Social Reproduction Theory (SRT) centers the production and reproduction of labor power under capitalism. This power to labor is determined individually, socially, and in relation to the totality of capital. These powers are produced and reproduced in and through social relations that, while capitalist, have tremendously diverse local conditions and histories. SRT provides a framework to think through the oppressive logics shaping the production, reproduction, and potencies of labor powers understood as diversely constituted. It argues that SRT is committed to the diversity of these labor powers over and against conditions that constrain both these powers and their actualizations in forms amenable to capital. It shows how SRT can offer resources to value the powers to work to satisfy human needs beyond exploitative and other oppressive social dynamics. Specifically, the paper highlights how a normative commitment to labor power can help SRT respond to charges of productivism, ableism, and narrow versions of workerism that are often leveled against left commitments to labor power. Building upon what I understand to be SRT’s normative critique of the form of labor power as constituted through capitalist social relations, the paper concludes by pointing to how SRT can promote struggles for social relations in which labor power could produce, actualize, and reproduce itself in freer ways.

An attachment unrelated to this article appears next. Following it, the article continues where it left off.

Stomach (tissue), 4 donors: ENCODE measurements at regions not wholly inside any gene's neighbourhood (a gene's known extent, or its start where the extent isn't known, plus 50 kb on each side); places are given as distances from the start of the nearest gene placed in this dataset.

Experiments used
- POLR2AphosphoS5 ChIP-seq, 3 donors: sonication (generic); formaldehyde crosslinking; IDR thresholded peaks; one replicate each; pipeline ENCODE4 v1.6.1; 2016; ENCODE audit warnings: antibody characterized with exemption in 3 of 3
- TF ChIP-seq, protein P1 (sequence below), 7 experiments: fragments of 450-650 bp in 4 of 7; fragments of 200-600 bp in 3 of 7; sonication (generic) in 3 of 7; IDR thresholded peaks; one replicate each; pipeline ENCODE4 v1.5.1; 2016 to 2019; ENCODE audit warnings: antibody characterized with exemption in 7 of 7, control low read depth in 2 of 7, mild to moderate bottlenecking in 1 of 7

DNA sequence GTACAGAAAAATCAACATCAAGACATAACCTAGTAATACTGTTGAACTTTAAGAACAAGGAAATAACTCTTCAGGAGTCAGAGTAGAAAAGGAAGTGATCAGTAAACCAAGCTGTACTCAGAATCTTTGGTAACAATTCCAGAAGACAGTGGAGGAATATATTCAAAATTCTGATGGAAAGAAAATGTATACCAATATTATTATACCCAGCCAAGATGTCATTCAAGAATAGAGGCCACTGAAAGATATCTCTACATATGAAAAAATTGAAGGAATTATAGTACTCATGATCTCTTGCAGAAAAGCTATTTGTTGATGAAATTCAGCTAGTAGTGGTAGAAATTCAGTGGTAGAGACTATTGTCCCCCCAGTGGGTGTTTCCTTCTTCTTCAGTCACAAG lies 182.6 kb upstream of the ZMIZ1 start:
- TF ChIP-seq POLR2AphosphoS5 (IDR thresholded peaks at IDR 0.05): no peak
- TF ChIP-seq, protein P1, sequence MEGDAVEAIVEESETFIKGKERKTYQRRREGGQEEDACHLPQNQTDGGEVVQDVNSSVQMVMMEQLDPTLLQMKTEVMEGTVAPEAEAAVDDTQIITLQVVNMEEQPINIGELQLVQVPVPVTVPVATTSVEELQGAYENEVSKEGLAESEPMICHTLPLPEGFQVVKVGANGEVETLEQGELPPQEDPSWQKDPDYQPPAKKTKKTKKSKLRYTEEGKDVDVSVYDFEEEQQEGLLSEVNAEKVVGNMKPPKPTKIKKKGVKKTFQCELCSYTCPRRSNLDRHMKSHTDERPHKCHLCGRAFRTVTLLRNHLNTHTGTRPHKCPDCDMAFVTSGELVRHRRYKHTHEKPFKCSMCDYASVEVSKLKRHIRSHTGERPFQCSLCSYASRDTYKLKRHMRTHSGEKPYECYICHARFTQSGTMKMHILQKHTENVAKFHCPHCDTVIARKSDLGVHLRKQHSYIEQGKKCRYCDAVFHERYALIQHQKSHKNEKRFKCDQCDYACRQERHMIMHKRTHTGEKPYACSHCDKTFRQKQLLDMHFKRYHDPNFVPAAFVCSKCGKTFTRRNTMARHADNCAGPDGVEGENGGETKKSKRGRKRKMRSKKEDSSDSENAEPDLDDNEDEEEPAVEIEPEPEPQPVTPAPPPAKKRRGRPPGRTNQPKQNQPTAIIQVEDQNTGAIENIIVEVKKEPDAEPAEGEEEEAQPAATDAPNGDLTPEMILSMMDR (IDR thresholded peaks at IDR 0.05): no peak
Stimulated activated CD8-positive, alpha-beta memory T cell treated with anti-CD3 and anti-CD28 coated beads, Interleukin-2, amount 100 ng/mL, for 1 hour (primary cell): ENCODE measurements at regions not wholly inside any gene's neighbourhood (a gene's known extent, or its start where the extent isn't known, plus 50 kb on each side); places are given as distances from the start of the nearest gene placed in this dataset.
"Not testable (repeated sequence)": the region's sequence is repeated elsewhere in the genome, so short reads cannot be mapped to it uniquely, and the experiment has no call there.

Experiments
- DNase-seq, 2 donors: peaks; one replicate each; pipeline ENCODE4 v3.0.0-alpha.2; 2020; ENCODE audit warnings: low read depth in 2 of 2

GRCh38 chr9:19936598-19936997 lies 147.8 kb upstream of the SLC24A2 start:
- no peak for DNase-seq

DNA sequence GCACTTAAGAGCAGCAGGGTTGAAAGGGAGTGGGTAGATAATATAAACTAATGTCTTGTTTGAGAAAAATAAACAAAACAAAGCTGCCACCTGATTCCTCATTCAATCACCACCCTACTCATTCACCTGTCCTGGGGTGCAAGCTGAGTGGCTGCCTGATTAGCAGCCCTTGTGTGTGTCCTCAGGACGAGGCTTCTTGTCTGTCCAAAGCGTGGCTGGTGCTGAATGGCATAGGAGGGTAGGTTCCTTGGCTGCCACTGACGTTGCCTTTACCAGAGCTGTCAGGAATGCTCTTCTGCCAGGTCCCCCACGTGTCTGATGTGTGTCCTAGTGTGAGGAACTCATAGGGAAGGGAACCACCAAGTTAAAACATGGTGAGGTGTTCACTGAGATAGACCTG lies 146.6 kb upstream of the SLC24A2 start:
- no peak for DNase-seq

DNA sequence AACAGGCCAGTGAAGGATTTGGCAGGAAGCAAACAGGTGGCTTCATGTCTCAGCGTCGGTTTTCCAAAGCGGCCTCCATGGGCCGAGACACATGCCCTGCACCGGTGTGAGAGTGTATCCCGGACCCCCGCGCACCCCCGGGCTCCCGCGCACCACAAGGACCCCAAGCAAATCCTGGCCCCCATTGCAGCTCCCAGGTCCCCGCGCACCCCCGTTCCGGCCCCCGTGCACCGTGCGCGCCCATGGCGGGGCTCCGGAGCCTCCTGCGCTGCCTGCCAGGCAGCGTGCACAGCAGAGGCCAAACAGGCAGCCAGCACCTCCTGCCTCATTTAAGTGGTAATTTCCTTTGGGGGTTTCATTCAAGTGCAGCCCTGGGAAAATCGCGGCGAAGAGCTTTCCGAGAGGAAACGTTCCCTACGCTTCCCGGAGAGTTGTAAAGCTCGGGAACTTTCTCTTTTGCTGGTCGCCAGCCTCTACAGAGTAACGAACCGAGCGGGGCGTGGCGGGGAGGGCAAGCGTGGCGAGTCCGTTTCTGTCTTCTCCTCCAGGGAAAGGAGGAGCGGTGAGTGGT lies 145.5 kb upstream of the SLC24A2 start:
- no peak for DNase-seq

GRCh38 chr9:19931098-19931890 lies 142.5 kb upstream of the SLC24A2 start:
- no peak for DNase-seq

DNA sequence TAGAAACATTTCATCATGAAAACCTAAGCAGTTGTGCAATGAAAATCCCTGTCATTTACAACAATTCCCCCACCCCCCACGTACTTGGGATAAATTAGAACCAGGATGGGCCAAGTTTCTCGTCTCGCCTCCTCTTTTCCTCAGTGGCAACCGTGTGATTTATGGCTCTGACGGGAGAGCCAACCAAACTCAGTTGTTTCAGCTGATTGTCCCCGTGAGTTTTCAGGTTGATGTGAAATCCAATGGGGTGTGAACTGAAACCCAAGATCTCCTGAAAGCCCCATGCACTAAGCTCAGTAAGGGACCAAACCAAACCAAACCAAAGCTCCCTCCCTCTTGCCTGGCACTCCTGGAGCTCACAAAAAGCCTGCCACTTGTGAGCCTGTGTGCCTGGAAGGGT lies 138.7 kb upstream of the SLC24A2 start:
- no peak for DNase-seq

"Social Reproduction Theory and the Form of Labor Power."
CLCWeb: Comparative Literature and Culture
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